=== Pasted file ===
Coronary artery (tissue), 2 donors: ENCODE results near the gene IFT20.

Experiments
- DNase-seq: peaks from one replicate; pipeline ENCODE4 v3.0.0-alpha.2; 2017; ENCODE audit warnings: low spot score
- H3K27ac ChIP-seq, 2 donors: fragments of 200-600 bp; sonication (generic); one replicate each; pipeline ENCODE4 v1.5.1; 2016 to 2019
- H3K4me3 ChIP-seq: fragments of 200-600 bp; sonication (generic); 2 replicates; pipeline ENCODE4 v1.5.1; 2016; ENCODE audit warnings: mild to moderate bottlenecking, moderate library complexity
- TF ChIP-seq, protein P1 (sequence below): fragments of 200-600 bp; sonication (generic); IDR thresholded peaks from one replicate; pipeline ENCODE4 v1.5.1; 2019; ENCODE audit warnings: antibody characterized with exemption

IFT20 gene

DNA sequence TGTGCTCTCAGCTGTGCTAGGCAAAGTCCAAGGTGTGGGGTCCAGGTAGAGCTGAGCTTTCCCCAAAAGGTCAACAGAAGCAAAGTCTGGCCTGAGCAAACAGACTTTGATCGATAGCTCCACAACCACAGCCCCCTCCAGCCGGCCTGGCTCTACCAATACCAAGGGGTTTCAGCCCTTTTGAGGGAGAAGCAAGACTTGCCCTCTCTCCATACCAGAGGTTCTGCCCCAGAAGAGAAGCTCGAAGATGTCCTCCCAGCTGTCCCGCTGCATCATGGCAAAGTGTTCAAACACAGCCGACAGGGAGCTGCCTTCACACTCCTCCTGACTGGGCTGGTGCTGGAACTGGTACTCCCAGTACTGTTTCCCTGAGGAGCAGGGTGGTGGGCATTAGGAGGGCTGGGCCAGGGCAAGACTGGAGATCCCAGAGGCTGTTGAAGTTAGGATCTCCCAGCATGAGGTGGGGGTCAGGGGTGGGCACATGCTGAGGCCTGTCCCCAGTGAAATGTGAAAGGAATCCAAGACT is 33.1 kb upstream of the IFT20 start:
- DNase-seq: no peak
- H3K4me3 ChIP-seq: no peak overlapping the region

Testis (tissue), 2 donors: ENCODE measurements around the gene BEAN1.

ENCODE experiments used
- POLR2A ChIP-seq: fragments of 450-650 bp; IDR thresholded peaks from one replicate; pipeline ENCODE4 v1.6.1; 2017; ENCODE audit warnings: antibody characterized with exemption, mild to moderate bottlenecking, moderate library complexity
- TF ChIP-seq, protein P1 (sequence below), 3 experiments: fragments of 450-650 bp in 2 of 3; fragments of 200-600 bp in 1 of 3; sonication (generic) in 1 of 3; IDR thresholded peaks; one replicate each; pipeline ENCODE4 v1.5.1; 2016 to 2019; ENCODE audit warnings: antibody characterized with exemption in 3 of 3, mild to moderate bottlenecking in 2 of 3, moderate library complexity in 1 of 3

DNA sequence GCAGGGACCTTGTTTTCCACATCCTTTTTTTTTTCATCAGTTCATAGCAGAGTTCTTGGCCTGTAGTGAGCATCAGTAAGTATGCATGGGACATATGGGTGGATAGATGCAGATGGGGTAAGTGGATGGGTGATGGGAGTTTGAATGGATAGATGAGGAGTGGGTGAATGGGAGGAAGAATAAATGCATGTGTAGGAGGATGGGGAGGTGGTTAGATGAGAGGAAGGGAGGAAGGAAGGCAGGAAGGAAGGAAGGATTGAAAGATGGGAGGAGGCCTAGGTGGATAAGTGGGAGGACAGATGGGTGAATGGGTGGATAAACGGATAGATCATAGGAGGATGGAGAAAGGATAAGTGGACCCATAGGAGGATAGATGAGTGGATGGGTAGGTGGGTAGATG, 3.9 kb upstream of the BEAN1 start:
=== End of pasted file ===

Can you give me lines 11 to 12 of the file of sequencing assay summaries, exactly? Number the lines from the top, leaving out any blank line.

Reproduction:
Testis (tissue), 2 donors: ENCODE measurements around the gene BEAN1.

ENCODE experiments used